An excerpt of lessons to long life from a 256 year old...
According to legend, Mr. Li Qing Yun (1677–1933) was a Chinese medicine physician, herbal expert, qigong master, and tactical consultant. He was said to have lived through nine emperors in the Qing Dynasty to be 256 years old.
His May 1933 obituary in Time Magazine, titled “Tortoise-Pigeon-Dog,” revealed Li’s secrets of longevity: “Keep a quiet heart, sit like a tortoise, walk sprightly like a pigeon and sleep like a dog.”
Mr. Li is said to have had quite unusual habits in his daily living. He did not drink hard liquor or smoke and ate his meals at regular times. He was a vegetarian and frequently drank wolfberry (also known as goji berry) tea.
He slept early and got up early. When he had time, he sat up straight with his eyes closed and hands in his lap, at times not moving at all for a few hours.
In his spare time, Li played cards, managing to lose enough money every time for his opponent’s meals for that day. Because of his generosity and levelheaded demeanor, everyone liked to be with him.
Mr. Li spent his whole life studying Chinese herbs and discovering the secrets of longevity, traveling through provinces of China and as far as Thailand to gather herbs and treat illnesses.
Dan Buettner, author of “The Blue Zones: Lessons for Living Longer From the People Who’ve Lived the Longest,” researches the science of longevity.
All of these groups—Californian Adventists, Okinawans, Sardinians, and Costa Ricans—live to be over 100 years of age at a far greater rate than most people, or they live a dozen years longer than average. He calls the places where these groups live “blue zones.”
According to Buettner’s research, all blue-zone groups eat a vegetable-based diet. The group of Adventists in Loma Linda, California, eat plenty of legumes and greens as mentioned in the Bible. Herders living the in the highlands of Sardinia eat an unleavened whole grain bread, cheese from grass-fed animals, and a special wine.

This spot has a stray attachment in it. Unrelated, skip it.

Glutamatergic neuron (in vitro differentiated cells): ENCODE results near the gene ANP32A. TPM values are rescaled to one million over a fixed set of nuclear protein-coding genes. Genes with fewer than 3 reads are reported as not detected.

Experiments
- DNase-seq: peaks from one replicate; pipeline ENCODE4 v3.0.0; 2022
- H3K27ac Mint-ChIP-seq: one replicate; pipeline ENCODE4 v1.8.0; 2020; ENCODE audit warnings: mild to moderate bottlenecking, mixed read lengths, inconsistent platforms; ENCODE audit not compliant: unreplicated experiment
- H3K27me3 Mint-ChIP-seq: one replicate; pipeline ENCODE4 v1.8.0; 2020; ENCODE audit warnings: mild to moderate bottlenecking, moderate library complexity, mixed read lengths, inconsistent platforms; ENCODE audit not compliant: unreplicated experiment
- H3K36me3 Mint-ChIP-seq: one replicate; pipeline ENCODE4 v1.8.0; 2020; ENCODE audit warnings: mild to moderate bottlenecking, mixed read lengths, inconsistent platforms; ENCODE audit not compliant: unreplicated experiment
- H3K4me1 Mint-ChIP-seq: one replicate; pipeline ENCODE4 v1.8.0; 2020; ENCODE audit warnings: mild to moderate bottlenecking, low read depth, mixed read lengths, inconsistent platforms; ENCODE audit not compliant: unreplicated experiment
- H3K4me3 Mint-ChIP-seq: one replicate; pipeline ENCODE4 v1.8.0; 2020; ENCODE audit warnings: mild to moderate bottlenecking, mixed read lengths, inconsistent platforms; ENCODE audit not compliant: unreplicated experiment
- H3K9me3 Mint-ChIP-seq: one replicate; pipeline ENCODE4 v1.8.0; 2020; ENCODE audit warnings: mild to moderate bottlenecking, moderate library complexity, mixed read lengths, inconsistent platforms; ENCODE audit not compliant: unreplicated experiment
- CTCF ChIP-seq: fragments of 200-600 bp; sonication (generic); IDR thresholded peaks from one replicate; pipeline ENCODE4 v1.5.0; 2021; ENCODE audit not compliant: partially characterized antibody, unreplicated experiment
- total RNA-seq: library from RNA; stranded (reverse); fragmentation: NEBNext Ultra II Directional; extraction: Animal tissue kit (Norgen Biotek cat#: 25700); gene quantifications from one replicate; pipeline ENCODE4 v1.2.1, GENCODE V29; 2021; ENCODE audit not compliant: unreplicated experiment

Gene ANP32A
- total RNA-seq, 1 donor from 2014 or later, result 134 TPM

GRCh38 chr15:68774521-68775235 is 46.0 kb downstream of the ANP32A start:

Researchers have also foud proven effects from meditation:
They found that the meditators “showed a pronounced shift in activity to the left frontal lobe,” reads a 2003 Psychology Today article. “This mental shift decreases the negative effects of stress, mild depression, and anxiety. There is also less activity in the amygdala, where the brain processes fear.”
Also, many cultures have no concept of sentient retirement and yet, remain healthy into their later years via lives that involve physical activity, social bonding, chore work and even neccisary gardening:
Interestingly, none of these centenarians exercise purposely as we Westerners who go to the gym do. “They simply live active lives that warrant physical activity,” Buettner said. They all walk, cook, and do chores manually, and many of them garden.
Meanwhile Western civilization is still taking it's time on Qi Gong, a practice that has shown proven effects and is still mainly most popular in most eastern countries. Qi Gong excells as a method of fostering basic awareness of body and breath, coordinated with simple movements, with the aim of cultivating smooth flow of qi to promote health.
Qi Gong practice has a long way to go before it becomes as mainstream as other traditional methods of health cultivation. It will have to adapt, just as yoga has, to meet some of the expectations of our fitness-oriented culture. I'm confident that if we can lead our students and patients to the gateway of feeling-awareness, we can preserve what is unique to these time-tested methods. As the baby-boomers age and the gym-going culture realizes that peak fitness is not a viable (or even desirable) goal, Qi Gong will become an increasingly attractive alternative.